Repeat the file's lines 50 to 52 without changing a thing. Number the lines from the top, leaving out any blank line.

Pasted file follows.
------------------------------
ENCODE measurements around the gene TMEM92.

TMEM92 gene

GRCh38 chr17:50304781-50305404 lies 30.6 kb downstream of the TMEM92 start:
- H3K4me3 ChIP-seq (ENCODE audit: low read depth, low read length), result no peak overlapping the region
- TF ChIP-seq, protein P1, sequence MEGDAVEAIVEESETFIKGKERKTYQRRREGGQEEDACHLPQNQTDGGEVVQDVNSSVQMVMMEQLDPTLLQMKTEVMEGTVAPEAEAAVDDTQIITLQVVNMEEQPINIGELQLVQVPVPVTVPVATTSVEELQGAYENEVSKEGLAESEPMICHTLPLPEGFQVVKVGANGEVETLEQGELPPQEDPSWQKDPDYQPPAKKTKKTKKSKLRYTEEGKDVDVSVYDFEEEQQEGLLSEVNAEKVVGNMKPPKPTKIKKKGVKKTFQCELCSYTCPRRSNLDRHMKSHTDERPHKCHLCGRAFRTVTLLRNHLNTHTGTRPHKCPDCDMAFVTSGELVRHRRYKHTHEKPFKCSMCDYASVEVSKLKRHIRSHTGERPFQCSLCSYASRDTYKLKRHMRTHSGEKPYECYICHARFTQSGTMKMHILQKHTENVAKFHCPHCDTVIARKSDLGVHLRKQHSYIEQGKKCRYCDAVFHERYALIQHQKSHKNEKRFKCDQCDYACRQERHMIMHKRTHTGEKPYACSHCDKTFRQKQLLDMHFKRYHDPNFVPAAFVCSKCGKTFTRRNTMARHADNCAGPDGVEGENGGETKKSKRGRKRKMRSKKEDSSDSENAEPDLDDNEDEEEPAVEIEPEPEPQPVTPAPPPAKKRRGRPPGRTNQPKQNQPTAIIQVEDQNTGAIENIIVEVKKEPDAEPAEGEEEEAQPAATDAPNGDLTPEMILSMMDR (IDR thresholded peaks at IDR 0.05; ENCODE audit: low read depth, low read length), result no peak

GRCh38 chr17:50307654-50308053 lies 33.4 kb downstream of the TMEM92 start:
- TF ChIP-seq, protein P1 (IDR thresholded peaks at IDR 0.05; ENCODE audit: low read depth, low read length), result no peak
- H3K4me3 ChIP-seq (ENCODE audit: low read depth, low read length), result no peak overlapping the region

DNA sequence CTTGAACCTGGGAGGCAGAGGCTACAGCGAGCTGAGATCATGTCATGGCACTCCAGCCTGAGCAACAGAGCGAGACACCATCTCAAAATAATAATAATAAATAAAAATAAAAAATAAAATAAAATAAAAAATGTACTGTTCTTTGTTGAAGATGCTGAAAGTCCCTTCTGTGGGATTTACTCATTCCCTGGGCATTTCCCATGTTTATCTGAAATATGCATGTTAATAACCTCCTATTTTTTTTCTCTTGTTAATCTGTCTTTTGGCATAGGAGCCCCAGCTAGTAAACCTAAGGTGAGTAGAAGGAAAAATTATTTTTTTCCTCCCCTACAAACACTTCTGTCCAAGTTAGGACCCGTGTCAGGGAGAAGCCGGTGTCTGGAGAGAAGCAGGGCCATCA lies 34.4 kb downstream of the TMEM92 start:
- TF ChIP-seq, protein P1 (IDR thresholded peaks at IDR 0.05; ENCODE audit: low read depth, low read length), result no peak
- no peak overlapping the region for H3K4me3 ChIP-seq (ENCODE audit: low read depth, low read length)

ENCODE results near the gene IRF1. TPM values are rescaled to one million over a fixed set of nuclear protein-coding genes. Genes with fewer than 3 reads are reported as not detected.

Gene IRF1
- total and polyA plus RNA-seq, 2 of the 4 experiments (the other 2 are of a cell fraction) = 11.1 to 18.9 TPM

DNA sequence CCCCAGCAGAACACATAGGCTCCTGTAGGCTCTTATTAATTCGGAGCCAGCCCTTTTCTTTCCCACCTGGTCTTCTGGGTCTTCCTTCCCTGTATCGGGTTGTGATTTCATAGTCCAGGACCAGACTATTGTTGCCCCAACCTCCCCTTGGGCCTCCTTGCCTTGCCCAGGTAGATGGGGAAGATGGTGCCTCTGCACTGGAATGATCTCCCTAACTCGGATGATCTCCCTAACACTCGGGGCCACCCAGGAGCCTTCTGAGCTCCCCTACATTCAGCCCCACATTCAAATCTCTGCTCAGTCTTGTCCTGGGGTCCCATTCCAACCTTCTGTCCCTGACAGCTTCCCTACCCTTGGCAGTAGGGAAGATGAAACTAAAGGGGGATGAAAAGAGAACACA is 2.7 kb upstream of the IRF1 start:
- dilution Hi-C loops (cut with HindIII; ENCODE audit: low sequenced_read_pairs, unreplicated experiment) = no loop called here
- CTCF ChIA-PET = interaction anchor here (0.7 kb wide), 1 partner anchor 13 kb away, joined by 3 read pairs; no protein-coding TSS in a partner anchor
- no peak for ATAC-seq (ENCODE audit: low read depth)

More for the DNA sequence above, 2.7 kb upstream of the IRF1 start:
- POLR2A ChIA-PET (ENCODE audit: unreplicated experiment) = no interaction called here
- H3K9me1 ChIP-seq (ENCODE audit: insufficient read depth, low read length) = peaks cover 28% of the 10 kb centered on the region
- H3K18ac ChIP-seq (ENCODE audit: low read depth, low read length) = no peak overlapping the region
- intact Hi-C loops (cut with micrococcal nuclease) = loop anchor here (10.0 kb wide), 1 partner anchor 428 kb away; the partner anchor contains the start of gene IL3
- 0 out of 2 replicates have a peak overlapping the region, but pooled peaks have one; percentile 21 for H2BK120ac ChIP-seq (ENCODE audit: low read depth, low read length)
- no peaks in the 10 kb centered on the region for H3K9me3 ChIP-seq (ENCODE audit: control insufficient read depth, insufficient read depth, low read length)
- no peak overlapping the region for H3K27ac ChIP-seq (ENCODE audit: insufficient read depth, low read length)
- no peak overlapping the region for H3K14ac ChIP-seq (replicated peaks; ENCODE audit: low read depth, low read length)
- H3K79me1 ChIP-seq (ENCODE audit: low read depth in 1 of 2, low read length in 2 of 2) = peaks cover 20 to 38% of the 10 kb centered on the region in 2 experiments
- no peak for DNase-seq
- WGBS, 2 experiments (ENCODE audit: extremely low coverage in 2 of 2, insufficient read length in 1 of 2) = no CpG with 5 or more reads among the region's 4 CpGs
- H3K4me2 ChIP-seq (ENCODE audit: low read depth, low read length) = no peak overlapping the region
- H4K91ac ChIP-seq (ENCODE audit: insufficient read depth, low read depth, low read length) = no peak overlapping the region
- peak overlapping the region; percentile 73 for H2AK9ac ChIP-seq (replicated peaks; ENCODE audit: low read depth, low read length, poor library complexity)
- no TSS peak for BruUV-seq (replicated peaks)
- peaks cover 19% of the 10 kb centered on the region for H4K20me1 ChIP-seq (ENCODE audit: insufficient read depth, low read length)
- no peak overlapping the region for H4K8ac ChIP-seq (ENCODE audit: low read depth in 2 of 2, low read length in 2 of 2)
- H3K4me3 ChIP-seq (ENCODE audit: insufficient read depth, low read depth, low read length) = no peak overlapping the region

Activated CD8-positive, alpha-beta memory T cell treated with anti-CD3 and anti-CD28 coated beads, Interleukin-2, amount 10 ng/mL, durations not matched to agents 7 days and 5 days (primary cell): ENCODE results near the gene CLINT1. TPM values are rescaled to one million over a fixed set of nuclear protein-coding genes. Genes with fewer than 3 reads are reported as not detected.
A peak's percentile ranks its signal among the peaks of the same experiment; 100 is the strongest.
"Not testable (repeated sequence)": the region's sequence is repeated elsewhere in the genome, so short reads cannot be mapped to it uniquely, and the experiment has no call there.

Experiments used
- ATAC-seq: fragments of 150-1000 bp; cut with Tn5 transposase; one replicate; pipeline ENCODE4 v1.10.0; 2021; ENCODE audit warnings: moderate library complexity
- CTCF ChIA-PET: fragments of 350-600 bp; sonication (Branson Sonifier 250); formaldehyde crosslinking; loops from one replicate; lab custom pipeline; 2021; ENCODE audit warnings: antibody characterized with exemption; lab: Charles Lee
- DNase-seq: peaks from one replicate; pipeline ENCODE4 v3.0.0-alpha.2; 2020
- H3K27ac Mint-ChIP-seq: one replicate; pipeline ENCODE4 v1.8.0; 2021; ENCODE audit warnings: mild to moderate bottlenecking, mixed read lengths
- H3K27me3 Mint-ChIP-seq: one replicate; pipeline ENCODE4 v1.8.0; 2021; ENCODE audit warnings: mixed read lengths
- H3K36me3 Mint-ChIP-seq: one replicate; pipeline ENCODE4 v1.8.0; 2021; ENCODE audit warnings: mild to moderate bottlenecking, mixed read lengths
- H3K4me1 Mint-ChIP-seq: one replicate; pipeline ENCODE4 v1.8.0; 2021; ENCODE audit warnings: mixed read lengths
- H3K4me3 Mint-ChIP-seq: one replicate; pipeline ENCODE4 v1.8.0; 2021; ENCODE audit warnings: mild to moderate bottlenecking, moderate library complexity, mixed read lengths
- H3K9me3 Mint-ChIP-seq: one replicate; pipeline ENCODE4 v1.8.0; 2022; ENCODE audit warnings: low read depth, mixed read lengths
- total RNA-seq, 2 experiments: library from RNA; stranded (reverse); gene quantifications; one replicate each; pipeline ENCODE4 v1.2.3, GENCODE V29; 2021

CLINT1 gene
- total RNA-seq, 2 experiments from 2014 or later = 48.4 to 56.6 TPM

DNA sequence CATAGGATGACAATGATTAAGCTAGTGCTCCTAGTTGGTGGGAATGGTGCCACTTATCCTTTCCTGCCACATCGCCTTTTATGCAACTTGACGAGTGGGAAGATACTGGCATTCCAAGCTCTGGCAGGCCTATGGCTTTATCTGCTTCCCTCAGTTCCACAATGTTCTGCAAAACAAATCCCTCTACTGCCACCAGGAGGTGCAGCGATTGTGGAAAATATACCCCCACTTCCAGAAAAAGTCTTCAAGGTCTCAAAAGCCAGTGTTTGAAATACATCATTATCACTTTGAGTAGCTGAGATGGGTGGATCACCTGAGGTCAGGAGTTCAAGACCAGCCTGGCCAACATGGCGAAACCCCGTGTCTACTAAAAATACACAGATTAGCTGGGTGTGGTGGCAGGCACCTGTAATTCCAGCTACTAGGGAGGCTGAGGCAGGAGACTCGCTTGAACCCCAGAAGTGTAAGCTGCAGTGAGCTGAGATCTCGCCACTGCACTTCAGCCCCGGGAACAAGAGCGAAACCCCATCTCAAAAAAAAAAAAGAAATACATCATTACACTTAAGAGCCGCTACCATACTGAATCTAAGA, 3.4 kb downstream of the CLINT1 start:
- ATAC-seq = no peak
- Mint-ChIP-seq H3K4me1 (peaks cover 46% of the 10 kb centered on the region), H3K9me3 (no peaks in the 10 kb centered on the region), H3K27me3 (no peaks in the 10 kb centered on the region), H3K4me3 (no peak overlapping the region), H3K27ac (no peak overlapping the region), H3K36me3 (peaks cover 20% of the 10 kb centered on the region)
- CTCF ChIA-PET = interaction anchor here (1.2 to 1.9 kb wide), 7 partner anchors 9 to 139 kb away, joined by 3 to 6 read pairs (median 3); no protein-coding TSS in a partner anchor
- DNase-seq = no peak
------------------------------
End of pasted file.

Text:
- H3K9me3 Mint-ChIP-seq: one replicate; pipeline ENCODE4 v1.8.0; 2022; ENCODE audit warnings: low read depth, mixed read lengths
- total RNA-seq, 2 experiments: library from RNA; stranded (reverse); gene quantifications; one replicate each; pipeline ENCODE4 v1.2.3, GENCODE V29; 2021

CLINT1 gene